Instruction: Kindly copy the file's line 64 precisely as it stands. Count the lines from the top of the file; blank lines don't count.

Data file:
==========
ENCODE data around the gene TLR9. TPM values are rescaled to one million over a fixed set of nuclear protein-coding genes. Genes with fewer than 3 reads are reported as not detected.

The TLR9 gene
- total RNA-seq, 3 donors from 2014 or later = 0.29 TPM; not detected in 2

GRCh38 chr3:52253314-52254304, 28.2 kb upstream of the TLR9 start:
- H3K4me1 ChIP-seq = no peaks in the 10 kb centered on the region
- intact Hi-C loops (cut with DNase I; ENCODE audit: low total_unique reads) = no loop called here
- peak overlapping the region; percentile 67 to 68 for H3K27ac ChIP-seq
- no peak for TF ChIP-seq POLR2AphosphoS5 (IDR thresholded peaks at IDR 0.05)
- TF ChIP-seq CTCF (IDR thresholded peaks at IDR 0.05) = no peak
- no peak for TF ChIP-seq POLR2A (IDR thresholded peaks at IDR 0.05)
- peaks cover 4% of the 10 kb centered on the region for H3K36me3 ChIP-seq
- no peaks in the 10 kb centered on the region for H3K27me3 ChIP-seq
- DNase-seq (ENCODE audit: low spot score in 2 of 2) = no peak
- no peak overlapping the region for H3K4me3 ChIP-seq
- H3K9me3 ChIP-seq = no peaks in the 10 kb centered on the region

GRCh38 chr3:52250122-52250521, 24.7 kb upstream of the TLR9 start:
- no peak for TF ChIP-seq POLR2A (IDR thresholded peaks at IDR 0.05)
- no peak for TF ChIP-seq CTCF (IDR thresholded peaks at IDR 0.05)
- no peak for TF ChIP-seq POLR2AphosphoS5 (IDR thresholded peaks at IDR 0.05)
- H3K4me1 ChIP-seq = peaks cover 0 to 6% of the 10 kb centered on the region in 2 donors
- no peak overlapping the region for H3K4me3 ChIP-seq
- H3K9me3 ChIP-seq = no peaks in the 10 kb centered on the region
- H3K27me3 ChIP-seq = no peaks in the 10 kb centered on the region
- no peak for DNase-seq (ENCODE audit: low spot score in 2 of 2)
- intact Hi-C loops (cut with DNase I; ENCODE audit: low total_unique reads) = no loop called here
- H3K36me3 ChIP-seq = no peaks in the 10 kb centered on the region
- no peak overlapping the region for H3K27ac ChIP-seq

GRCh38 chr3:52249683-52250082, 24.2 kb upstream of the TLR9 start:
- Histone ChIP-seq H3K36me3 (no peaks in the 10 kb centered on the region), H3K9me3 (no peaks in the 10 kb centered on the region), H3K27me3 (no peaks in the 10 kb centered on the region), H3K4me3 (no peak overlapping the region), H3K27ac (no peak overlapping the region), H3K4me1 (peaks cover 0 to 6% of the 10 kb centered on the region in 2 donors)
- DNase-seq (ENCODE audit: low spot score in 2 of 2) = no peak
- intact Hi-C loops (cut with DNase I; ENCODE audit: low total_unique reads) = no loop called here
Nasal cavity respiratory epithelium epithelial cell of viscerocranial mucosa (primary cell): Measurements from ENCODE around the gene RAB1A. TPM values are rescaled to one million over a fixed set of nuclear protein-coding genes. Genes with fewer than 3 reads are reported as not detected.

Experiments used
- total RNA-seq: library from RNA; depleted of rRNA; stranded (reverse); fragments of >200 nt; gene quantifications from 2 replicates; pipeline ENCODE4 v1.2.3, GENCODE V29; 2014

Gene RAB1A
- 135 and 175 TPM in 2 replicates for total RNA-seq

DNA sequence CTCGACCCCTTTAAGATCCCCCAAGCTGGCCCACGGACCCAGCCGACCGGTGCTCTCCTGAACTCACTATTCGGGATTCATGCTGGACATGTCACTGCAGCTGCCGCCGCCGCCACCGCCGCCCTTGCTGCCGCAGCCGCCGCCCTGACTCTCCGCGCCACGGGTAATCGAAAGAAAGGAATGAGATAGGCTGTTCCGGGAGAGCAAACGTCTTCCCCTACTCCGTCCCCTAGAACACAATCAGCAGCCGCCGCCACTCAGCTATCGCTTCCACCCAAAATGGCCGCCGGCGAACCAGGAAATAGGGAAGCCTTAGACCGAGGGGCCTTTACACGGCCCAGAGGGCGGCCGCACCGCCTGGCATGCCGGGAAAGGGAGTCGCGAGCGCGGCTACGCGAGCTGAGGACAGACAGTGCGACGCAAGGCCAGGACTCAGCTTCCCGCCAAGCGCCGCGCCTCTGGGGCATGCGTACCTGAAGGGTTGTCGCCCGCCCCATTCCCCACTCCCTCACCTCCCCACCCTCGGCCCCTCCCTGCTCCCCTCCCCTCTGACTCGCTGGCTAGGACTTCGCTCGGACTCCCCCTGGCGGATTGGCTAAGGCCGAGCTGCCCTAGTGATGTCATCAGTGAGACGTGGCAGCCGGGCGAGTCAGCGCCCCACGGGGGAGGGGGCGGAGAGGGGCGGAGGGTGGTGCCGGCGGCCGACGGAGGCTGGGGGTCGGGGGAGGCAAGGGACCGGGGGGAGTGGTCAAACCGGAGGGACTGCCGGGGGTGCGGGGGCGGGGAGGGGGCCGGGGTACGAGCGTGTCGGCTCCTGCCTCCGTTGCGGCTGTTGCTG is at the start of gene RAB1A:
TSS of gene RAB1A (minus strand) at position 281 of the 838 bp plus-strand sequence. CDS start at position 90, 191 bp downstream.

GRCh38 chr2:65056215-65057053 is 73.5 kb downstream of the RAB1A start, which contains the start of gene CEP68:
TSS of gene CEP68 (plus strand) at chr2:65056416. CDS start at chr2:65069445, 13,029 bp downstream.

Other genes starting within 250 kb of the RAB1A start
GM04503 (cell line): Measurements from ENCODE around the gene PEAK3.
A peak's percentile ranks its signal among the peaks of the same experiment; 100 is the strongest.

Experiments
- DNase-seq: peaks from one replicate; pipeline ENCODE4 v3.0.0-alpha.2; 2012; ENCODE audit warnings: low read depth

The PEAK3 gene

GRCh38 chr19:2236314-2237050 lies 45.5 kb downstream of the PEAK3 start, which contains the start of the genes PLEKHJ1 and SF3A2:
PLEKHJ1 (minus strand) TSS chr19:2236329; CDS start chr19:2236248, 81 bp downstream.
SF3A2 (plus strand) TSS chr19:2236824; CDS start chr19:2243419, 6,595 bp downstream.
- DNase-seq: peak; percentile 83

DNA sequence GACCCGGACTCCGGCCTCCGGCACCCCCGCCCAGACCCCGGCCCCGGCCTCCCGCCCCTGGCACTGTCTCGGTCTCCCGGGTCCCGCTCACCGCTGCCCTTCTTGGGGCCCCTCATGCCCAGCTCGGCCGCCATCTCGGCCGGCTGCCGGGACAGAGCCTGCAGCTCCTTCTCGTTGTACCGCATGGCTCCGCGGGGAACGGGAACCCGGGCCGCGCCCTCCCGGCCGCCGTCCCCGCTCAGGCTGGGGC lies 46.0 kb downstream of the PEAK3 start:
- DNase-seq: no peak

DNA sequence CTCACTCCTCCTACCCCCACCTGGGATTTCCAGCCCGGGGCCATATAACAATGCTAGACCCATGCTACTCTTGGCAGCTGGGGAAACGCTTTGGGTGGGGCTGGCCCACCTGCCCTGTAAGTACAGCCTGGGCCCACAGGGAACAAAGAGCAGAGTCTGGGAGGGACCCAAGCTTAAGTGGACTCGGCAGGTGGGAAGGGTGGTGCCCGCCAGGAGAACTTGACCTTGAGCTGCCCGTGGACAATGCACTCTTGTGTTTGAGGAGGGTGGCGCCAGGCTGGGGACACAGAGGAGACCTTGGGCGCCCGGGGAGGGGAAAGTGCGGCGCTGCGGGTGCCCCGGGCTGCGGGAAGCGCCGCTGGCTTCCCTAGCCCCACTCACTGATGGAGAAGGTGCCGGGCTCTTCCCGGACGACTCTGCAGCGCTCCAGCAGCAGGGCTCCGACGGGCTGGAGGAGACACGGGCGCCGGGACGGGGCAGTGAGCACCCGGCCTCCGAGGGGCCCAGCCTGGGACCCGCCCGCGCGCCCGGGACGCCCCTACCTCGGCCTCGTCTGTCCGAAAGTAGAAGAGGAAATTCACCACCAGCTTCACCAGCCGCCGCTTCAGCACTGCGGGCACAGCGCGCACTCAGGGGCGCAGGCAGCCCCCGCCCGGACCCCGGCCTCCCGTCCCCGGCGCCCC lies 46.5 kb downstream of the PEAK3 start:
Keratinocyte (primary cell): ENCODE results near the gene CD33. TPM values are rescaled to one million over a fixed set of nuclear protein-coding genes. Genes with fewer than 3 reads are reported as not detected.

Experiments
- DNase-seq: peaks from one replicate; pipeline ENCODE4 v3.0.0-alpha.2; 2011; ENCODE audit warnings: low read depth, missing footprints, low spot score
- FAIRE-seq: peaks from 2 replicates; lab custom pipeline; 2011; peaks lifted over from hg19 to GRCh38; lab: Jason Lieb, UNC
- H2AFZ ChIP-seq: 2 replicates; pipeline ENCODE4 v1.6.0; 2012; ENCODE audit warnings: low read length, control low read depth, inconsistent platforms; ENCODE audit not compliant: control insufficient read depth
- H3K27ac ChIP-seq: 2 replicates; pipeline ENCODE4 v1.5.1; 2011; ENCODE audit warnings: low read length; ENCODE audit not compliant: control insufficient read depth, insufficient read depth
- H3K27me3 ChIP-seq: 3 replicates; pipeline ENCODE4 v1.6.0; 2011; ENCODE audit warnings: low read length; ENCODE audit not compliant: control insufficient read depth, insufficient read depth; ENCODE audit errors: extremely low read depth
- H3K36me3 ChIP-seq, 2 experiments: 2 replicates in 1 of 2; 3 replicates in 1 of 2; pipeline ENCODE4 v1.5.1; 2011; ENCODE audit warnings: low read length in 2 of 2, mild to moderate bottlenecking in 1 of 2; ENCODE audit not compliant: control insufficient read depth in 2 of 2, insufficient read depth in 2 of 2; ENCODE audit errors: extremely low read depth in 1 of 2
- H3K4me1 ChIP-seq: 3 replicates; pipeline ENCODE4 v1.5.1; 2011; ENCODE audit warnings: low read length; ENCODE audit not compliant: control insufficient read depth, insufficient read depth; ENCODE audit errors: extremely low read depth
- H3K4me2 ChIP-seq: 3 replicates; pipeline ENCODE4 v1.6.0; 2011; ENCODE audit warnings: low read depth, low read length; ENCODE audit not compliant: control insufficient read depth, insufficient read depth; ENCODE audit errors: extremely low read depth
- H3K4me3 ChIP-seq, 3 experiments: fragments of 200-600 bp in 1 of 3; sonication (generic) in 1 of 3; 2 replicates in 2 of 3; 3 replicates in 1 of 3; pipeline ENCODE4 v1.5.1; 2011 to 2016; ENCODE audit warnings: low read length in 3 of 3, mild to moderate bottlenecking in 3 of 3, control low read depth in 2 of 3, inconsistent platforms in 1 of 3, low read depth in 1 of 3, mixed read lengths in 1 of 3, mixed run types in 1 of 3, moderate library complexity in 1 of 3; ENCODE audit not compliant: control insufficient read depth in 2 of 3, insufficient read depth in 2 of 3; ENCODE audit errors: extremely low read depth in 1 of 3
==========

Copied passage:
- H3K4me3 ChIP-seq, 3 experiments: fragments of 200-600 bp in 1 of 3; sonication (generic) in 1 of 3; 2 replicates in 2 of 3; 3 replicates in 1 of 3; pipeline ENCODE4 v1.5.1; 2011 to 2016; ENCODE audit warnings: low read length in 3 of 3, mild to moderate bottlenecking in 3 of 3, control low read depth in 2 of 3, inconsistent platforms in 1 of 3, low read depth in 1 of 3, mixed read lengths in 1 of 3, mixed run types in 1 of 3, moderate library complexity in 1 of 3; ENCODE audit not compliant: control insufficient read depth in 2 of 3, insufficient read depth in 2 of 3; ENCODE audit errors: extremely low read depth in 1 of 3